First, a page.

The time to make videos is now. That’s the key message and pitch in this short video from Chris Brogan (you should absolutely be following him and reading/watching his brilliant insights):
Got it? I get it. You are self conscious or don’t want to make videos for a bunch of reasons. I’m right there with you. But, according to a Cisco report, online video will be responsible for over 80% of global Internet traffic by 2022. You already get this. You watch lots of online video. So do your clients. You use online video to learn how to do things. So do your clients.
It’s time to make videos for your clients. And it’s time to make them multilingual.
I’ve been saying this in pretty much every presentation I make about client-facing technology & digital strategy. You can and should be making videos providing quick and useful information and tips for your clients. It’s never been easier to do it and post them online.
Multilingual information is still important to your clients. It’s why you have multilingual staff. It’s why community/ethnic media continues to be important and vital for newcomer communities.
But translation and interpretation is expensive!
You know what isn’t expensive? Pulling out the smartphone you all carry around and recording yourself providing a tip of the week for your client. Think of it as your weekly work selfie. Easy, right? Each staff member can do it, in each language they speak, in the subject area they most know about. Imagine a repository of videos on your website or YouTube channel for your clients.
But, really, make sure the videos are embedded on your site, don’t send people to the attention sucking rabbit hole of YouTube… You can surround your videos with additional information and tips. Let’s say your video is about resumes. Embed the video, have a few paragraphs about resumes, include information about your resume workshops and services, link to some PDF templates for them to download. Boom. Immediately useful content and “virtual service.”
Making multilingual videos quickly and affordably
Making multilingual videos isn’t always easy. If you’ve got multilingual staff, you can create multilingual video.
But what if you don’t have staff who speak the languages you need to translate information into?
VEED.io may be able to help.
VEED.io is a site that gives you a quick and easiest way to create videos, add subtitles, with translation built in. You can upload your own video, or even take a YouTube video and add multilingual subtitles to it.
Here’s a video about just how quick and easy it is.
More work? Not really.
Just the video. You already have all the other content and information somewhere on your computer. Copy and paste it to the web page (OK, have your web person help) with the embedded video.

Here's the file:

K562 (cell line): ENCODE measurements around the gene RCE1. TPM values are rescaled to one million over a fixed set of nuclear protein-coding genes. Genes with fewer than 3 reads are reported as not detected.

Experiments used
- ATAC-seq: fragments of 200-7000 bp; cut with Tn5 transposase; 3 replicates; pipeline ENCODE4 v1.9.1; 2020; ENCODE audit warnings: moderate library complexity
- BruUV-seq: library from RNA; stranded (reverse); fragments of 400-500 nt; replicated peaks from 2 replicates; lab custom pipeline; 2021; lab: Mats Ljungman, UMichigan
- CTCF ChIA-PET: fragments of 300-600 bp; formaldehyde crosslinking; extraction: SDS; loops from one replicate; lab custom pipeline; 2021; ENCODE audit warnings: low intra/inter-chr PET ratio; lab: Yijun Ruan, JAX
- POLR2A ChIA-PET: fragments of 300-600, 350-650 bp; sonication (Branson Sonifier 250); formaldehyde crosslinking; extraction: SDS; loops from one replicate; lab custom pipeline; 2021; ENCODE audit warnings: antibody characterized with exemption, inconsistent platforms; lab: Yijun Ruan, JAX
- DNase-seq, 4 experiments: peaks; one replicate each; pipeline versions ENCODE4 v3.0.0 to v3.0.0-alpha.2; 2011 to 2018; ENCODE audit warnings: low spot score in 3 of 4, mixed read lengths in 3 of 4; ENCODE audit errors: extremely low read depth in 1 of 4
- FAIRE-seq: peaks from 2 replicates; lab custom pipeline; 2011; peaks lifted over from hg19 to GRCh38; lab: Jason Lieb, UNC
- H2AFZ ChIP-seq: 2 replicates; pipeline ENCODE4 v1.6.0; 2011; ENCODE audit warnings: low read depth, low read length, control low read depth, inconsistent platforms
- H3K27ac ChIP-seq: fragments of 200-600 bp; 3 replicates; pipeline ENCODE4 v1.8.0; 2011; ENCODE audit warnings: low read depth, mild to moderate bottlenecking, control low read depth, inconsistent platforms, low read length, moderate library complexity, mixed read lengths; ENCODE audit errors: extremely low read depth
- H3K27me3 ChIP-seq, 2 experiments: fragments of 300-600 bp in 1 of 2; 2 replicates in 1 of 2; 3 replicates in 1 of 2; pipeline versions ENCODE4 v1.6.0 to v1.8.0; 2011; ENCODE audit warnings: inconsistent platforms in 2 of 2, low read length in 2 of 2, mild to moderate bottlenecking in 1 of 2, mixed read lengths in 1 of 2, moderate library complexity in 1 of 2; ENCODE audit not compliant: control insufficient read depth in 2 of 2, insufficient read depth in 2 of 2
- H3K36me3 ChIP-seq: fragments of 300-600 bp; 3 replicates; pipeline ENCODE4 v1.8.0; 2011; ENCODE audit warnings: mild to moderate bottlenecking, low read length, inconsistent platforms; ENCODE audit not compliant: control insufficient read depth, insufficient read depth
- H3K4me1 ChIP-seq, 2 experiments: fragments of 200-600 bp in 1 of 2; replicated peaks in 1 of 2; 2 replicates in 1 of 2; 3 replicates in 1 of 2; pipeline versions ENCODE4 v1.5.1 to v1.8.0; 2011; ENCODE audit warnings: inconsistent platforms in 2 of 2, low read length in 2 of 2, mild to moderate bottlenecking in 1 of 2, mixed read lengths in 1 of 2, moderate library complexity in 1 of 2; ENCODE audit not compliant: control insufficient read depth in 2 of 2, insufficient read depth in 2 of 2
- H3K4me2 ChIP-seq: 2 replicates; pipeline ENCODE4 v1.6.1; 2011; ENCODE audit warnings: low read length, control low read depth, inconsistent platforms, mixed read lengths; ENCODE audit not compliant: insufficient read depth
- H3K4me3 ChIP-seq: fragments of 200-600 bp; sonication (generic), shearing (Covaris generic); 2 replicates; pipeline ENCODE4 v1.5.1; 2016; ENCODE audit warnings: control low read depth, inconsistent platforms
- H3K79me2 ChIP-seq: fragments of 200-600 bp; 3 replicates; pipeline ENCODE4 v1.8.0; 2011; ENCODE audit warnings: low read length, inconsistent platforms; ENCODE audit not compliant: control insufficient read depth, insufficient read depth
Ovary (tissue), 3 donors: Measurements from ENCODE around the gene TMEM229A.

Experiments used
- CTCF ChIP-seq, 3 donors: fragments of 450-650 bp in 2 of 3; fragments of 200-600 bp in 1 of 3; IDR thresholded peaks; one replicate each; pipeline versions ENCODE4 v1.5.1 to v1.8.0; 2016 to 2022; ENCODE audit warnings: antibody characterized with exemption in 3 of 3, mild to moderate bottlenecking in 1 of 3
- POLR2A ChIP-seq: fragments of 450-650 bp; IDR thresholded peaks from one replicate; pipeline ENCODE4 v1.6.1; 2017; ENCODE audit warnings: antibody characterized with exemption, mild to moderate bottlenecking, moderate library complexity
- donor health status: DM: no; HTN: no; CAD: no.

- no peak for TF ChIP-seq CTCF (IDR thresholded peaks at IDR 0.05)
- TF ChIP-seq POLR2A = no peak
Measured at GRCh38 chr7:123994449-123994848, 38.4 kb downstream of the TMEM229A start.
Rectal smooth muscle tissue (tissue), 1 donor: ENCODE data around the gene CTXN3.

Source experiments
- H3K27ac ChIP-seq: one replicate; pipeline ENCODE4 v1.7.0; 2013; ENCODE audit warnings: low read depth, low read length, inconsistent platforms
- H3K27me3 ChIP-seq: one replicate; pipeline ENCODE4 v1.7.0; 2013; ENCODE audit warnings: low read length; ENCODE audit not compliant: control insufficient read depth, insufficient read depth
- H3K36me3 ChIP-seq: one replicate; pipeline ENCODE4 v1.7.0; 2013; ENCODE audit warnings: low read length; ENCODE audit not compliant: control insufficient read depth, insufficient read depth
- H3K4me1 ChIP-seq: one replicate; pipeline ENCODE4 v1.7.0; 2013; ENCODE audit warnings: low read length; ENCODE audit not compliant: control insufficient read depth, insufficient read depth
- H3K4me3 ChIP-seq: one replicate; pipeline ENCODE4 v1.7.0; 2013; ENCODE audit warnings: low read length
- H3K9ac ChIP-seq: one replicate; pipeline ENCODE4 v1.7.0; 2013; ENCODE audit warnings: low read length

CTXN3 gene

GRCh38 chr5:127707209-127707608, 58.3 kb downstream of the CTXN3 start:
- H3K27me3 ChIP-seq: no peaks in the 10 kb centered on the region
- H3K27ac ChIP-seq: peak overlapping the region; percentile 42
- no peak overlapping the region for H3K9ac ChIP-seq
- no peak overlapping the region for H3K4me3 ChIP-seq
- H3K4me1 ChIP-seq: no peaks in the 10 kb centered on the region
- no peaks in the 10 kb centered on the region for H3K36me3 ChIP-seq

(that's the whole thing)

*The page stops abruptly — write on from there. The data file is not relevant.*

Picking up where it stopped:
Useful not only for existing clients, but also for prospective clients. Easily shared, easily consumed. Vital information that can lead a newcomer (you know the 60% or so of them who don’t currently access settlement services?) to the help or information they need.
If you’re curious about how easy it has become to make videos, watch this video from Brogan to understand how to make better videos:
Making videos is intimidating. I get that.
But it doesn’t have to be. The videos above are just point and shoot. No fancy music, logo intro, cool credit outro. Gets you to the information immediately, not wasted time.
Here’s an example of how it can be useful.
Earlier this year I presented at a one-day series of workshops. I wasn’t able to stay for an after-lunch panel and round-table discussion with other presenters. So I recorded a short video with my main talking points for them to play. You can find that below, along with my presentation slides.
Notice that I’m not the main focus. That helped me with feeling less intimidated about video (yes, of course, like you I don’t like making videos of myself to share them in public!). Sure, you can look at me, but I’m not the main focus. The content is.
I made this video using ScreenCast-O-Matic. It’s super easy and useful and you can try it out for free (I upgraded to Solo Deluxe, it’s like $1.50/month (USD). I mean, $1.50 a month?!? You can’t go wrong.).
My video camera? The camera on my laptop. Like my expensive backdrop? I filmed in my dining room, those are my curtains (I know, great colour, right?!).
Yes, I did use an external mic. The Blue Microphones SnowBall iCE USB Microphone. It costs $70 at BestBuy (totally worth it, audio is key).
Your phone will make even better video than my crappy laptop camera. If you’re in a quiet space (like an office with the door closed), you won’t even need an external mic (and, if you do, or want one, they won’t break the bank).
Want more? Here’s a great video (from 2015 (!), still completely relevant) about how to make great videos using your smartphone:
You should start making videos for your clients.